Minneapolis looks to create sweeping truth and reconciliation commission to confront centuries of racism

Minneapolis Council Vice President Andrea Jenkins. Courtesy photo.

Minneapolis could be among the first major American cities to create a so-called truth and reconciliation commission — like the one made famous in post-apartheid South Africa — to document the city’s racist history and address its enduring inequities.

City Council Vice President Andrea Jenkins introduced the proposal in a committee on Wednesday with all 13 council members voting in favor. The council must vote again to approve it at their meeting on Friday.

“We are in some very difficult and challenging times in our city and our nation,” Jenkins said. “We must tell the truth and then begin to address that truth.”

The Minneapolis City Council has in recent years placed addressing racial disparities at the top of their agenda, creating a Division of Race and Equity four years ago and including racial equity for the first time in the city’s comprehensive plan last year.

The police killing of George Floyd in Minneapolis in May brought national attention to the city’s racial inequities and launched a movement of racial reckoning across the country, with some calling for a national truth and reconciliation commission.

Following Floyd’s death, the Minneapolis City Council and Hennepin County declared racism a public health crisis this summer. The Minnesota House of Representatives, where Democrats hold a majority, approved a similar resolution, but it was never brought up in the GOP-controlled Senate.

This summer three major American cities — Boston, Philadelphia and San Francisco — also launched pilot truth and reconciliation programs to address racism in the criminal justice system.

In her proposal, Jenkins lists the numerous historical wrongs committed both in Minneapolis and the state: colonization, slavery, the execution of 38 Dakota men in Mankato, the annexation of Dakota land to build Minneapolis, redlining, mass incarceration, relocation and termination, the destruction of Black neighborhoods for freeways, and enduring systemic racism in schools, business and government.

These have contributed to Minneapolis having among the widest racial disparities in the country in terms of income, home ownership, incarceration, homelessness, education and health outcomes. For example, the median income for white households is $68,000 and just $30,000 for Black households.

The proposal directs staff to present a report on its findings to the council in January, but the entire process will take years. One of the goals of the proposal is to eventually create a truth and reconciliation commission.

Commissions in other places have focused on singular events: genocide, civil war, compulsory boarding schools. The Minneapolis proposal is far more wide-ranging, seeking to examine centuries of oppression. There’s no estimate how much the effort would cost but could certainly require substantial funding to potentially hire more staff and outside consultants.

It’s also unclear what action the city might take to redress the wrongs. Would the city pay reparations as previous commissions have recommended?

Ebony Adedayo, with the city’s equity and inclusion team, told the committee on Wednesday that there must be an emphasis on rectifying injustice, not just airing grievances and traumas.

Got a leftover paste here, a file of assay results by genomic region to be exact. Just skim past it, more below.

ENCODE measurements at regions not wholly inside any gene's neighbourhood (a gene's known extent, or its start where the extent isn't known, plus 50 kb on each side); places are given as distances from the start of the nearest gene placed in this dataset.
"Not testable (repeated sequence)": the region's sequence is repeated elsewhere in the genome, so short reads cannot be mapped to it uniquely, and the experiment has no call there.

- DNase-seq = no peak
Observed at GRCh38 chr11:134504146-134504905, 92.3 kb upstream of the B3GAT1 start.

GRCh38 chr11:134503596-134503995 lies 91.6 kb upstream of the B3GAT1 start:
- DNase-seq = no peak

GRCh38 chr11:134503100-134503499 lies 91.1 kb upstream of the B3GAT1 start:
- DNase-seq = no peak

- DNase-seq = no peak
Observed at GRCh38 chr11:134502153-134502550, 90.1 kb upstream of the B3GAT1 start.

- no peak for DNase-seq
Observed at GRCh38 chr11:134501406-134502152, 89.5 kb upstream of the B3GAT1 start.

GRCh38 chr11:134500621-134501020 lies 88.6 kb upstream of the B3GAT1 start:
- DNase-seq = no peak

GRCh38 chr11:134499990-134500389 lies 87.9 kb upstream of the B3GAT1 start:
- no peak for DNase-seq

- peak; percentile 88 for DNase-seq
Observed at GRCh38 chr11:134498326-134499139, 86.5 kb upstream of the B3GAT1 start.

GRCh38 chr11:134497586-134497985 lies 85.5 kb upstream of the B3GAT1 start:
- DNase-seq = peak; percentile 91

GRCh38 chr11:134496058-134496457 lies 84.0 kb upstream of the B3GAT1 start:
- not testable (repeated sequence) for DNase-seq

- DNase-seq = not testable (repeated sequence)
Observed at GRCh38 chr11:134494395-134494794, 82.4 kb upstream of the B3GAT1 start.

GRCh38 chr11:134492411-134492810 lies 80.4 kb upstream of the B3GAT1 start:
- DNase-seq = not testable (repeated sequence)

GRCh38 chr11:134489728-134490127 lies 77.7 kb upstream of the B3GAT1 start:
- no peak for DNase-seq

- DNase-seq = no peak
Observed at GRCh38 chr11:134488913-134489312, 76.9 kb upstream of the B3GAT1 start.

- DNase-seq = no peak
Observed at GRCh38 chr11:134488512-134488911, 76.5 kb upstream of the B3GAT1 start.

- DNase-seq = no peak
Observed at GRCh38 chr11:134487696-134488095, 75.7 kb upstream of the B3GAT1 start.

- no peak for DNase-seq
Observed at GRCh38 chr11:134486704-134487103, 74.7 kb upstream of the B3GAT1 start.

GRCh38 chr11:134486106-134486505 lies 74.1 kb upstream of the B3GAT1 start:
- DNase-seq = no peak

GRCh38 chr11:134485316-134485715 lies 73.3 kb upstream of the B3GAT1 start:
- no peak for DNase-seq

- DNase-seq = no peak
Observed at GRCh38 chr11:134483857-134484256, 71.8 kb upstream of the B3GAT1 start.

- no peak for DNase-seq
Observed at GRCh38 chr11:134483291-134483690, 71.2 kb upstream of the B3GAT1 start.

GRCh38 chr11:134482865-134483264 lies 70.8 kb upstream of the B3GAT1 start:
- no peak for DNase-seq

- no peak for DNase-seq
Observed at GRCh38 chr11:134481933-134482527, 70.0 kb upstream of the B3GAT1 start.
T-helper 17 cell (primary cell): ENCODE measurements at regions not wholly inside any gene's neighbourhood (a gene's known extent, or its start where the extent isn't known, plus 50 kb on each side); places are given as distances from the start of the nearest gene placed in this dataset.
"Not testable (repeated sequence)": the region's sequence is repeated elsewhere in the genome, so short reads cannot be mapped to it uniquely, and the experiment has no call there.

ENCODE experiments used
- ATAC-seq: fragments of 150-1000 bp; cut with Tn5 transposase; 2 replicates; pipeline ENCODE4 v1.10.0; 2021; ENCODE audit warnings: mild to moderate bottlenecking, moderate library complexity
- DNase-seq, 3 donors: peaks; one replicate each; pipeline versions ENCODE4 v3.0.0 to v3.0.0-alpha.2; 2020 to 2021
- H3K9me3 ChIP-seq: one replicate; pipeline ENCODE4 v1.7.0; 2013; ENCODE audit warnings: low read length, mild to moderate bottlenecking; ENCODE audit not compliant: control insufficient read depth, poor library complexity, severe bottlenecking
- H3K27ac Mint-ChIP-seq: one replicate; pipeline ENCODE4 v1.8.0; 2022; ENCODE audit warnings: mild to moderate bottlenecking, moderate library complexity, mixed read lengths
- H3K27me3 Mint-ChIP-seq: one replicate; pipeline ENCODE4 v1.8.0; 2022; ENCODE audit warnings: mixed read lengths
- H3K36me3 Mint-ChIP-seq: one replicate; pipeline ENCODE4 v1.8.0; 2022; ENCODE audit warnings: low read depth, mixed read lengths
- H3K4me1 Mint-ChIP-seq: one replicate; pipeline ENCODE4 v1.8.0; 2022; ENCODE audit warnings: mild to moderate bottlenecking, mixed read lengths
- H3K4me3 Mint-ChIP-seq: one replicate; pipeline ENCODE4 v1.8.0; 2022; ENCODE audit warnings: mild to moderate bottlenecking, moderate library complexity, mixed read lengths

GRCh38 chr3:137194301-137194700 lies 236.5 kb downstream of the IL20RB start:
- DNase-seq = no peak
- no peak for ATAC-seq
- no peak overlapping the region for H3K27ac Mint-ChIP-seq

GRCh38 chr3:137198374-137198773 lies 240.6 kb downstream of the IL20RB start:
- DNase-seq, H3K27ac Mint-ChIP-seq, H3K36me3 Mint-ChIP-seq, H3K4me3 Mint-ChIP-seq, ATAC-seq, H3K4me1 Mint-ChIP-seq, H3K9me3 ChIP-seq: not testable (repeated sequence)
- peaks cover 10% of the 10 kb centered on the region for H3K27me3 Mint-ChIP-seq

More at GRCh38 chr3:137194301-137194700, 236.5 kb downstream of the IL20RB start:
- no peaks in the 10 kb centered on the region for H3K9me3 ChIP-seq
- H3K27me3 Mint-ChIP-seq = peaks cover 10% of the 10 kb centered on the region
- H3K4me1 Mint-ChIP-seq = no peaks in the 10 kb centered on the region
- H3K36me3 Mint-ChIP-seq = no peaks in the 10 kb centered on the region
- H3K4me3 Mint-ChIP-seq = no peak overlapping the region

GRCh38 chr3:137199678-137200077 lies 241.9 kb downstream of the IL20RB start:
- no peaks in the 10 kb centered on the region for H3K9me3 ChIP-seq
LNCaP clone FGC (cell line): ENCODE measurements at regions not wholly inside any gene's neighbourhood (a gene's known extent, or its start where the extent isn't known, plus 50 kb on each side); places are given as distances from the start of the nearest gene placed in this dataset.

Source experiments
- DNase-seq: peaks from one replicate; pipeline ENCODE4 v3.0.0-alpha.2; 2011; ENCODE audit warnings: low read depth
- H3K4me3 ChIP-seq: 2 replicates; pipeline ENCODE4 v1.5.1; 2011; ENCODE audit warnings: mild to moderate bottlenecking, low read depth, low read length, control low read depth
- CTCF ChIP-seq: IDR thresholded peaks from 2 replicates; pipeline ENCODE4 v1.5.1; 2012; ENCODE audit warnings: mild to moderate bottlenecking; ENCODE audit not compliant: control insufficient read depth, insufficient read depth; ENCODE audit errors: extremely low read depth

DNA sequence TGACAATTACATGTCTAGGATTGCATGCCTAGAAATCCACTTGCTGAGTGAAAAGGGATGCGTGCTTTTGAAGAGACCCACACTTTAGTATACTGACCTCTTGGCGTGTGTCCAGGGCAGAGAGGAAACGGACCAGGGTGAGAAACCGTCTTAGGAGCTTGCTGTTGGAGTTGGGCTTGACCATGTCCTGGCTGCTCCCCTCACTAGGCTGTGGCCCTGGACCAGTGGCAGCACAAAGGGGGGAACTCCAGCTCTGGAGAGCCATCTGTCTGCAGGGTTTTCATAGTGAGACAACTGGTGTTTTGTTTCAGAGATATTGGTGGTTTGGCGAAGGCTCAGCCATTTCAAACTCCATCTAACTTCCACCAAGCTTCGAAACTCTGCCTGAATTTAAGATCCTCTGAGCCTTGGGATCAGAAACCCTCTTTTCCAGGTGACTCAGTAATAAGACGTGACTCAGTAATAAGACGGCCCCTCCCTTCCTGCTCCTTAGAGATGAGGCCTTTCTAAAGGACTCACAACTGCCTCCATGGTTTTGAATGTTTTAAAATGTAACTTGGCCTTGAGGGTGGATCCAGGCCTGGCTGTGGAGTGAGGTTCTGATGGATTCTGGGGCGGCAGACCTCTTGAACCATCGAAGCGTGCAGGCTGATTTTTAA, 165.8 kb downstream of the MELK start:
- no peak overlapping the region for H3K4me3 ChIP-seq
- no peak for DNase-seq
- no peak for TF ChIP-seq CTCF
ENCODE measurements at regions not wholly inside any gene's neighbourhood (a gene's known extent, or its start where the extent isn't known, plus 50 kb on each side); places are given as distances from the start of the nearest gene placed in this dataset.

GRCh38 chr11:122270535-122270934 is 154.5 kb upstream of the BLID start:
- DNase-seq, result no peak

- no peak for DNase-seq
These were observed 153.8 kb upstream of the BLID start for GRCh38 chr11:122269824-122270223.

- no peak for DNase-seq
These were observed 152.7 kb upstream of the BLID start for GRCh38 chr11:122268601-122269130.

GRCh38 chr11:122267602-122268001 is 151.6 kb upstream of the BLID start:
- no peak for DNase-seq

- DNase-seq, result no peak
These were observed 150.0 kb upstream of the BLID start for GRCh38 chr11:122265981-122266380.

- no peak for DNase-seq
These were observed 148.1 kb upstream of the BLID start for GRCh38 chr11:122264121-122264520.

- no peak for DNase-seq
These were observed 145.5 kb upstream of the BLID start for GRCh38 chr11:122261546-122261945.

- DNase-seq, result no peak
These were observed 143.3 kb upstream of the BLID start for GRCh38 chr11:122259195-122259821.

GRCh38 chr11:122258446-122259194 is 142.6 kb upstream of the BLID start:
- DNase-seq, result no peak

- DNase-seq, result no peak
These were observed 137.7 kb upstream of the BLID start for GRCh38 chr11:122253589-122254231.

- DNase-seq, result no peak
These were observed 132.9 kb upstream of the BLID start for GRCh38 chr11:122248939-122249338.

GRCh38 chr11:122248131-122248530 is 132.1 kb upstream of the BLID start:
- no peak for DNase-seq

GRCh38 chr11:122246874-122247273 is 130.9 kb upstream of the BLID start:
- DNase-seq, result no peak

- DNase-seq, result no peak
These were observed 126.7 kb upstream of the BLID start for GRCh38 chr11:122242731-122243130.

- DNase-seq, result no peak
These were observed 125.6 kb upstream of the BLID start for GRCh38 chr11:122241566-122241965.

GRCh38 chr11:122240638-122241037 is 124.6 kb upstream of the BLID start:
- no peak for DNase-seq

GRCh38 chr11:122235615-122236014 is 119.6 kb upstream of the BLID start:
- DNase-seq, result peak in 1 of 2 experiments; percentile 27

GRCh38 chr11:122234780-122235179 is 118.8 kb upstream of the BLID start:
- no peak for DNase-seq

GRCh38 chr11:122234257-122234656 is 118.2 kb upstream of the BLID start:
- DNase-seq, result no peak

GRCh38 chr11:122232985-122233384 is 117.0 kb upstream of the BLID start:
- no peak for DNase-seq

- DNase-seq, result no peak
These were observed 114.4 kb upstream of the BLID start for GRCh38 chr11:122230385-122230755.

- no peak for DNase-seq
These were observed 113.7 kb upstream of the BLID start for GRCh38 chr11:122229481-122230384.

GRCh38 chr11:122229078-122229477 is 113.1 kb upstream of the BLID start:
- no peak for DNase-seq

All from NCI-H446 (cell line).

“Reconciliation only occurs between equals.” Adedayo said. “We can’t talk about reconciliation if we’re going to continue to have the housing gap, if we’re going to continue having the unemployment gap, if our Black and Indigenous people are going to be shot in the street.”

The most famous truth and reconciliation commission was established in South Africa in the 1990s as a way for the country to confront the harms of apartheid as the country looked to shed its racial caste system and become a free democracy.

The South African commission gave some 21,000 victims of human rights abuses a platform to testify about their experiences — some of which were broadcast live on TV and radio — and it granted amnesty to some perpetrators who confessed to their wrongdoings before the commission.

The commission also made recommendations for reparations, policy changes, and even prosecution of wrongdoers in a massive report documenting its findings.

Canada also ran a commission from 2008-2015 to document the abuses and lasting impact of its Indian boarding schools aimed at assimilating Indigenous people into the white mainstream. Canada agreed to pay billions in restitution to former students, even before the commission was formed.

Sen. Elizabeth Warren and U.S. Rep. Deb Haaland, one of the first Native members of Congress, introduced a bill in September to create a similar commission on the United States’ own compulsory Indian boarding schools, which existed into the 1970s and had rampant physical and psychological abuse.

With bipartisan support, Maryland created a lynching truth and reconciliation commission in 2019. Greensboro, S.C. had a commission to review the death of five protesters at a 1979 Ku Klux Klan rally, but ultimately failed to find enough support in the city to carry out its recommendations.

Max Nesterak
Max Nesterak is the deputy editor of the Reformer and reports on labor and housing. Most recently he was an associate producer for Minnesota Public Radio after a stint at NPR. He also co-founded the Behavioral Scientist and was a Fulbright Scholar to Berlin, Germany.